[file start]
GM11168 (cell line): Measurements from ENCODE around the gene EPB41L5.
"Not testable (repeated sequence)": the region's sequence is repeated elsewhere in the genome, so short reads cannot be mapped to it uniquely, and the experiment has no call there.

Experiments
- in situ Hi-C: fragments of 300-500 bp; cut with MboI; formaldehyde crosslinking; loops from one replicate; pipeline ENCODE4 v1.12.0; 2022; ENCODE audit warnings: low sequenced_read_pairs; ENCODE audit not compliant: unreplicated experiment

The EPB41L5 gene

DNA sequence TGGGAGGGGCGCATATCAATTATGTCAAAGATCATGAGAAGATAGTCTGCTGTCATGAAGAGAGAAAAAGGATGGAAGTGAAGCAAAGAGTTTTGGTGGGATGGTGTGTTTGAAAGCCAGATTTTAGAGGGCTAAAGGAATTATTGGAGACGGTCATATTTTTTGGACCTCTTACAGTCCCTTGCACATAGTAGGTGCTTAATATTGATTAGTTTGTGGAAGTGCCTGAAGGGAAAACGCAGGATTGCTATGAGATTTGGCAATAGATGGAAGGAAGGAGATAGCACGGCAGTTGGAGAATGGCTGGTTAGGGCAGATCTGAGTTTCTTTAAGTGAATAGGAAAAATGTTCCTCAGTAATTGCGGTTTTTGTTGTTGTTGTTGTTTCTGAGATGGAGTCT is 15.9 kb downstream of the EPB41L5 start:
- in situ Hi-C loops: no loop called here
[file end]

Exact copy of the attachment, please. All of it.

GM11168 (cell line): Measurements from ENCODE around the gene EPB41L5.
"Not testable (repeated sequence)": the region's sequence is repeated elsewhere in the genome, so short reads cannot be mapped to it uniquely, and the experiment has no call there.

Experiments
- in situ Hi-C: fragments of 300-500 bp; cut with MboI; formaldehyde crosslinking; loops from one replicate; pipeline ENCODE4 v1.12.0; 2022; ENCODE audit warnings: low sequenced_read_pairs; ENCODE audit not compliant: unreplicated experiment

The EPB41L5 gene

DNA sequence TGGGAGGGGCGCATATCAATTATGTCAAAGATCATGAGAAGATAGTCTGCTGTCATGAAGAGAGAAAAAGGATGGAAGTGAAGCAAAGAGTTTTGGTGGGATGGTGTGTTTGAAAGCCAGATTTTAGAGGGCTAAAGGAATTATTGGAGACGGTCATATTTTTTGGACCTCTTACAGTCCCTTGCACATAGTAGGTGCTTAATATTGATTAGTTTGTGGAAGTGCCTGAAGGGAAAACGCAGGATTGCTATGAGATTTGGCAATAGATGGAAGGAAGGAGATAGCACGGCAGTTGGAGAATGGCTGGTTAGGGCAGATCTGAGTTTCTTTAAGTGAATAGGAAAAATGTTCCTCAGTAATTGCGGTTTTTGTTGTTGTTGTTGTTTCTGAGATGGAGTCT is 15.9 kb downstream of the EPB41L5 start:
- in situ Hi-C loops: no loop called here